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2 of 2 people found the following review helpful
5.0 out of 5 stars Thought provoking, intelligent, humbling., 18 Feb 2014
Captures the full horror of the genocide with incredible sensitivity. Shows us just how far normal people can be pushed - into both savage cruelty and selfless heroism - by situations beyond their control. This book, and the people and stories within it will stay with me for a long time.
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1 of 1 people found the following review helpful
5.0 out of 5 stars Love of Africa, 23 Mar 2014
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If anyone is interested in Rwanda and Africa then buy this book. This book is not written to shock but to follow the lives of a few in a country wide drama. It makes me want to go back and explores the social history and present state of the country.

Definitely worth buying and reading more than once.
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5.0 out of 5 stars Incredible, 1 Jun 2014
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This review is from: When The Hills Ask For Your Blood: A Personal Story of Genocide and Rwanda (Kindle Edition)
A fascinating read that gives clarity and insight into the Rwandan massacre. Bewildering, compelling, this book has stayed with me for weeks after finishing it.
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5.0 out of 5 stars Compelling, 25 May 2014
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I hope this book finds the wider audience it deserves. I found it compelling and deeply involving. David Belton has managed to construct an entirely authentic and gripping account of one of humanity's darkest moments, without ever leaving us devoid of hope and dignity as a species. This is no mean feat.
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4.0 out of 5 stars Good read, 17 May 2014
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A insight first hand of the hard to understand genocide in Rwanda, in the blur,speed and confusion at the time, it was hard to grasp the reason,s behind the Genocide, this book makes it a bit easier for the layman to understand.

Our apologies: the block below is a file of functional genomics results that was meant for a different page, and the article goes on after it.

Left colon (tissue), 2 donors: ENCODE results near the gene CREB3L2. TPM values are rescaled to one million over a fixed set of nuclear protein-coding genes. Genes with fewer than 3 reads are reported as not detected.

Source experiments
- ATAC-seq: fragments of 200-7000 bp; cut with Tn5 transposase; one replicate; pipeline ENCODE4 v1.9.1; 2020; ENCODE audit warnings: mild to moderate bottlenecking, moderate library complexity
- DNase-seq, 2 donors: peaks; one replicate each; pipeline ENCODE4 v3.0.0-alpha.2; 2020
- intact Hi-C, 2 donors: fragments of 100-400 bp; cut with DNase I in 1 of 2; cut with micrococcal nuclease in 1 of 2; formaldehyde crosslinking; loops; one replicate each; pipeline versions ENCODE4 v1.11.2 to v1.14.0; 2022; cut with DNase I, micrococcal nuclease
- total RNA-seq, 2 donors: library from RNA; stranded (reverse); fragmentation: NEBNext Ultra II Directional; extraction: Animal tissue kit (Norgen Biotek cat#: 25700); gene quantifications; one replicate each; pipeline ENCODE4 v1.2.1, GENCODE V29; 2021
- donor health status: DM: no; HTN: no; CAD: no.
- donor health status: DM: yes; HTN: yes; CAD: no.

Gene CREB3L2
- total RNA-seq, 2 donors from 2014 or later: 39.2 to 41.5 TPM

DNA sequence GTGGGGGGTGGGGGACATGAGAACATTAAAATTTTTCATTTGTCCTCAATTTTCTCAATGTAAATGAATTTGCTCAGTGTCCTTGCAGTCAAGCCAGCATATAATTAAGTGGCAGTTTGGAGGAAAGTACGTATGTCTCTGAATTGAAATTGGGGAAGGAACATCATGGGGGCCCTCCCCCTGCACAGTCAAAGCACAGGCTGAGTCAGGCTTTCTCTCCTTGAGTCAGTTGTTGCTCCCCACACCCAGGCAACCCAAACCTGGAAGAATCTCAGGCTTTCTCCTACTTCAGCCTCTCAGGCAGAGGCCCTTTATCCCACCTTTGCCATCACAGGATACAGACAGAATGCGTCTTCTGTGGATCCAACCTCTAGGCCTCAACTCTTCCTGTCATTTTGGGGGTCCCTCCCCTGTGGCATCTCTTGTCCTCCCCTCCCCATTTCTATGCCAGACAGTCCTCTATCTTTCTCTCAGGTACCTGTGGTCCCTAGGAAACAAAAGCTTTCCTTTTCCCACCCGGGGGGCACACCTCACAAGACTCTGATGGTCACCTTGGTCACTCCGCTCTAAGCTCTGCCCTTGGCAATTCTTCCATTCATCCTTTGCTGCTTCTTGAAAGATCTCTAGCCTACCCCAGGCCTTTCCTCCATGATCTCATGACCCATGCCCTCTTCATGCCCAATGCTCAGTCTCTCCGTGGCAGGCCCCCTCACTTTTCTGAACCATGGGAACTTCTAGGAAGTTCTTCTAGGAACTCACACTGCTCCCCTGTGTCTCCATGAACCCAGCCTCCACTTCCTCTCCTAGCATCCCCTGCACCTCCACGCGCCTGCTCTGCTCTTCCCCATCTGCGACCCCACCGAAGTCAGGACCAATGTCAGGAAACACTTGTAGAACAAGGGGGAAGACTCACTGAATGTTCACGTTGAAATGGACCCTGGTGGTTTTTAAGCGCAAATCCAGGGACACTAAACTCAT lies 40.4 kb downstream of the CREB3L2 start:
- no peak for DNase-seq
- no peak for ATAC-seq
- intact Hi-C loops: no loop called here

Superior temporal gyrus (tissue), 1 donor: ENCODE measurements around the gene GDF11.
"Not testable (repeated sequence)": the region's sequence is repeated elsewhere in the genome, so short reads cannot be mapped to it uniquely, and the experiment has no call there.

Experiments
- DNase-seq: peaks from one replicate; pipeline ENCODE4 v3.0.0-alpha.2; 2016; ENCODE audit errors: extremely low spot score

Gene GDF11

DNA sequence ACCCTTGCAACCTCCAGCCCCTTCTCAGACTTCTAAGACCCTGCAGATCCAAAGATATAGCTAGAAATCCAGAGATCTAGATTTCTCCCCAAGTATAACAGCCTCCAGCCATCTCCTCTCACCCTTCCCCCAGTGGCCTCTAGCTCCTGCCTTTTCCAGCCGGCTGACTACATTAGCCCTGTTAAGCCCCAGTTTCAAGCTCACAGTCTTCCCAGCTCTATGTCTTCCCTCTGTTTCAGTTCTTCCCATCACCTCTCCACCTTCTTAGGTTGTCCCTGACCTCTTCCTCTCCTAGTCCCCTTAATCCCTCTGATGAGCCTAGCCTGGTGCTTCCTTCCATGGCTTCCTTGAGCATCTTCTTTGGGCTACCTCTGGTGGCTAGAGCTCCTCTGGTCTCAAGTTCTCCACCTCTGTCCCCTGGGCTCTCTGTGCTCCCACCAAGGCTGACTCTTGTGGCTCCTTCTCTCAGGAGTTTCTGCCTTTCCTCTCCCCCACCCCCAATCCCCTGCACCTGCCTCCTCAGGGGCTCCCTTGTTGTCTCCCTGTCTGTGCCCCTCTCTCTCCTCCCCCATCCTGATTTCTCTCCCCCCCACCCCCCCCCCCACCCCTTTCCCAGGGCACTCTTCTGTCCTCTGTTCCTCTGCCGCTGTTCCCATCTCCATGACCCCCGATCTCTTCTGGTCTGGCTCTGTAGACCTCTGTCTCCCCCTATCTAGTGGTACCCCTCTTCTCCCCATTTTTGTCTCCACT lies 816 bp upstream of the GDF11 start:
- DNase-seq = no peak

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5.0 out of 5 stars The best book about the Rwandan genocide, 12 May 2014
I've read a fair bit about the Rwandan genocide. Many books focus on the failure of the Rwandan state, the preparation for genocide and the failure of the international community. Often, the stories of ordinary Rwandans are largely ignored, which is perverse because it is they who suffered and continue to suffer as a result of 100 extraordinary, tragic days in 1994. Which makes David Belton's book so welcome. David was the BBC's man in Kigali during and after the genocide and I'm guessing it would have been very easy for him to capitalise on that fact and write an account of his experiences in the months after the event. But his book is all the richer precisely because he did not do that. His time there - during the genocide and during the 20 years since - has clearly left a lasting impression on him (indeed it seems to have shaped much of his working life). This book is about people: some who gave their lives to help others, others who fought desperately for their lives, all of whom showed unbelievable spirit and courage. It's a fascinating insight into the stories of people David met in 1994 and some of whom he has got to know since. It's a riveting read that gives a voice to ordinary Rwandans. I read it in about 4 sittings...I could not put it down. Recommended reading for anyone who wants an inspirational read.